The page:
Over at n+1:
In a recent article on the lack of ethnic diversity on American television, the critic Emily Nussbaum paused from pondering the absence of blacks on TV — the usual complaint against homogeneity — to note the sudden ubiquity of South Asians. “Black and white are not the only colors of diversity,” she wrote, and listed roles accorded to desi actors in The Office, Parks and Recreation, Community, Smash, The Big Bang Theory, Whitney, and The Good Wife. Never mind that at least two thirds of these shows suck. The mottling by occasional brown faces of the otherwise creamy expanse of TV whiteness, like the smattering of freckles on Pippi Longstocking, should be a sign of character — and progress. Nussbaum understands that diversity isn’t quite the right word for this. “At times I’ve wondered if this isn’t a psychic workaround: is brown safer than black?”
Every South Asian reader knew the answer. When even whiteness is freighted in liberal circles with maudlin guilt, no color is safer than South Asian brown. No minority presence in the US is more reassuring, or less likely to get angry or acknowledge your antiblack racism. The South Asian is sometimes the soft-spoken but intense professional— the alert-eyed and firm-jawed Dr. Sanjay Gupta on CNN. But just as often the television South Asian echoes the gestures of the standard fawning coolie of yore: palms clasped together, head shaking from side to side, mumbling “sahib” through an apologetic smile crowned with an anachronistic mustache. Or she is a cartoon auntie flinging her sari over her shoulder as she hovers over a pot of steaming aloo methi, yelling to her son in Rushdiean patois: “Eat-na, why you no eat! Food is spoiling-goiling,” et cetera. Nussbaum didn’t mention that the show that for a while came after The Office in the NBC Thursday night lineup was called Outsourced. The show followed the comic travails of whites stranded in an Indian call center, but was chiefly humiliating because its South Asian actors had lined up eagerly, in possession of free will, to portray racist stereotypes. South Asians have done this proudly for years, chiefly in film: from the many who played monkey brain eaters in Indiana Jones and the Temple of Doom to Kal Penn as the repressed nerd in the Van Wilder movies, Dev Patel tomming through The Best Exotic Marigold Hotel, and the guy who literally played a coolie in The Royal Tenenbaums. Such minstrel figures paved the way for and now coexist with the accentless, “American” desi nebbish who fills the minority quota on TV.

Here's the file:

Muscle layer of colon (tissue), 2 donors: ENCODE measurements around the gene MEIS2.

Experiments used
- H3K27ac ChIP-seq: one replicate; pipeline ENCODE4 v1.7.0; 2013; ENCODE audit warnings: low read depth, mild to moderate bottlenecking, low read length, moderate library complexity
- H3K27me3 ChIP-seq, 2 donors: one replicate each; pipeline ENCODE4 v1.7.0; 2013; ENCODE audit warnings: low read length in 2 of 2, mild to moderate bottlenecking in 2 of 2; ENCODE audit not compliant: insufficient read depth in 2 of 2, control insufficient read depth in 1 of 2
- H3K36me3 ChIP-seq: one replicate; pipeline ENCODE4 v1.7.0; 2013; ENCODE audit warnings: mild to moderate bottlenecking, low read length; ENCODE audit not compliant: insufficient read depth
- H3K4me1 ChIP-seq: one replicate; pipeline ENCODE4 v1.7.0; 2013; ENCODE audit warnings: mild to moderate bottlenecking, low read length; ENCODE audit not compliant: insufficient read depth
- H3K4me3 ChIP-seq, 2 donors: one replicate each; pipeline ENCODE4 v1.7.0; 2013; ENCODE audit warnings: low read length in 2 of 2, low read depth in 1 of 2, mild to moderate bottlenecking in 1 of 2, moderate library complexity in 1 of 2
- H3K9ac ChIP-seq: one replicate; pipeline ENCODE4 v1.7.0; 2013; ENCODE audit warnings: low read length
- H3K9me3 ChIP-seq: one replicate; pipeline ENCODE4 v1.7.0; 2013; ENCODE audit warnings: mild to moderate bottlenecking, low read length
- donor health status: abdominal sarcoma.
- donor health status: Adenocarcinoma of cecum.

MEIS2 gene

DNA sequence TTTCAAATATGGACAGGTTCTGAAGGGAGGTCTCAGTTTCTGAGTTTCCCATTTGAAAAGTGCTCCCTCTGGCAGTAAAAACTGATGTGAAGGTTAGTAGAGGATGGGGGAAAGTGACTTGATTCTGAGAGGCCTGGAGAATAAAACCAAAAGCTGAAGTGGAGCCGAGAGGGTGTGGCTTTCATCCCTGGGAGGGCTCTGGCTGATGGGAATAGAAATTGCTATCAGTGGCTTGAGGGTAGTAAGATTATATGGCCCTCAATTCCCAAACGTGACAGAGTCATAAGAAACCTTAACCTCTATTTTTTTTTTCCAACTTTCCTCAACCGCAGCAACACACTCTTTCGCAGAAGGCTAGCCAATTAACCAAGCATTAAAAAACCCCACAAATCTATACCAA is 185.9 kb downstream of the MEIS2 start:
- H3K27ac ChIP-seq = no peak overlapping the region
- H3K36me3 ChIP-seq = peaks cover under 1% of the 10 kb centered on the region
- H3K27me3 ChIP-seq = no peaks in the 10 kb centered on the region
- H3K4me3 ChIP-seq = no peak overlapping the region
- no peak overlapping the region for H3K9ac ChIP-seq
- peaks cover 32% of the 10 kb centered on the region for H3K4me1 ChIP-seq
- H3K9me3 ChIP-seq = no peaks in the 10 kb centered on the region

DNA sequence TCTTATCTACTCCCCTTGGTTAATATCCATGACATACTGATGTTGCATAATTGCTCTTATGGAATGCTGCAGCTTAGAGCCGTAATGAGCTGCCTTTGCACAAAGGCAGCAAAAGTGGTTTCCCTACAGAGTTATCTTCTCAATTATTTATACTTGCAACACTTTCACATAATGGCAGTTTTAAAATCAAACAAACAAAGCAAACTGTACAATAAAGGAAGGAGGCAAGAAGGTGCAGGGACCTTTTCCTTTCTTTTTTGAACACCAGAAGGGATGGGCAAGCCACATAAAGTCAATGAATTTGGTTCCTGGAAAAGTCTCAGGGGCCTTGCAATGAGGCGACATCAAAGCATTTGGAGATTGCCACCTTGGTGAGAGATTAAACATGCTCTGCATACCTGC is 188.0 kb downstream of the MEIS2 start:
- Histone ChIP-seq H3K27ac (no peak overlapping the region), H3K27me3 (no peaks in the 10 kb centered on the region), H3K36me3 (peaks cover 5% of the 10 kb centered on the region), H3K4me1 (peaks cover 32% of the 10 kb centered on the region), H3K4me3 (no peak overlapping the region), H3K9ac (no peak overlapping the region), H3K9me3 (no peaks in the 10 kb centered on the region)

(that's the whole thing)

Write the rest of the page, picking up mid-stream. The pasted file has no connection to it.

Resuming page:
But if we blamed the ghoras for their tacit racism, we’d only be going too easy on ourselves. The presence of desis on television isn’t just a sign of executives obliged to present diversity and doing it by stereotyping a docile minority.